You can’t change without changing. Now that seems a bit obvious. I started using this phrase with clients though because I was discovering a phenomenon of sorts. The desire to change was there, or sometimes even just the realization of the necessity to change and yet they were stuck. I started witnessing this with friends in their personal lives as well. But really, let’s be honest. I started noticing this in me.
“Oh that’s not how we do things here.”
“That’s not me.”
“I can’t do that.”
“I don’t know how.”
“I would if I could.”
“It’s not working.”
It is natural to want to start making changes slowly and subtly while still hanging on to the comfort of what we know even if it is the very comfort that we wish to leave. The brain is an efficient organ that survives on recognizing familiar situations and putting the familiar responding circuit into action. Therefore, it actually experiences something new as a threat, or in the very least, something what it is: new! A new response is called for and this is outside of the majority of the tasks that the brain performs. Remember that we also have brain cells in our heart and our gut, which can explain the pangs of knowing that we get when you can “feel it in your gut” or your “heart is telling you to do something.” It really is a full body experience to change. So we need to break these old circuits to create something new, if you want to look at it from a neuroscience perspective.
I also like to look at it from a more emotional and/or spiritual perspective, and that is to say that we have to create the space for change…sometimes literally, sometimes emotionally, sometimes in our minds. At a minimum we need the space in our awareness.
Stuckness: I have been dreaming and planning a move abroad, and I am ready, but I have this house and a mortgage. It would be great if the house could be a form of savings for me. It won’t rent for enough money; it won’t sell. This has been going on for months and months. I am stuck.
Letting go: The house represents my ego and my old way of being and is keeping me anchored to my old life. For what I am about to do, it is best for me to let it go and sell it. What do I need to do to get this house sold? Who can help me? It is possible. (and it was)
Now this is a personal example and I’m just giving the minimal details. It took me a lot of work to decide that was the right decision for me. As I sat and cried while writing out the check for the amount of money I lost. I thought, “Am I absolutely crazy? No, I just believe in my dream this much and I am taking the leap.” And imagine how tough it was one year later to hear of friends buying and selling houses within hours. When I tell people I meet here in Argentina, “I sold my house and moved abroad,” they often say something along the lines of “That’s incredible, but I just don’t understand why you sold your house??” I don’t know the Spanish yet for how to say, “Great question! Well, it represented my ego, my old way of living, an old failed relationship and I was ready to let go and create space for new!”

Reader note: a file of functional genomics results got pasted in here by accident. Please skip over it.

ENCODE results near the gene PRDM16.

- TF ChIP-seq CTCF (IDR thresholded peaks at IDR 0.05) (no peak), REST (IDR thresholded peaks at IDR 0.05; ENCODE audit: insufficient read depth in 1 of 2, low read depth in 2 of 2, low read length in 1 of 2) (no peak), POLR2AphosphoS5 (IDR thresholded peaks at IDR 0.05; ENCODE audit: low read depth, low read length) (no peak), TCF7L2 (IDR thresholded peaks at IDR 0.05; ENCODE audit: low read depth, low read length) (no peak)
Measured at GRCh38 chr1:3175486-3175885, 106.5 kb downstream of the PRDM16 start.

So a few simple thoughts to help trigger the unsticking process:
Play the “what would it look like” game. Let yourself dream and create a vision. When you make the change, what will it look like? What will it feel like? What will you be doing and how will your situation and people around you respond? How will you know when you are there?
Then look at what is standing in your way. What is in your control and what is out of your control? Be honest about this. Great news! You can’t change something out of your control so you can cross those items off of your ‘to do’ or ‘to worry about’ list. Rather, look at any road blocks and barriers you see and focus on how you can navigate them. Sometimes you can break them right down. Sometimes it involves much more work and you might even feel you are getting away from the original point. Go back to your vision exercises. Don’t try to skirt road blocks; they’ll show up again. That’s a promise.
“Nothing ever goes away until it teaches us what we need to know” – Pema.
When taking the leap, acknowledge the role in your life that the state you are leaving has played. Creating space for new can often feel like a mini death of sorts. It is important to acknowledge what was good, what you can take with you and to grieve the loss.
Reach out to others for help.
Be honest with yourself.
I like to use the analogy that I had to use to try skydiving for the first time. Just jump out of the plane and then let the rest happen…let the view zoom by, let the parachute do its job and trust that it will, enjoy the float back to solid ground. You have to let go though. Now I’m not saying we should just run and jump out of a plane the second we realize we want a change. Rather, letting go and fully saying yes to the change is often the last part, the hardest part and what can keep us stuck. So get yourself ready, jump and enjoy the ride.
This can apply to tangible situations like I described for myself (selling a house), but also to growing yourself as a person, relationships and other less tangible transformations.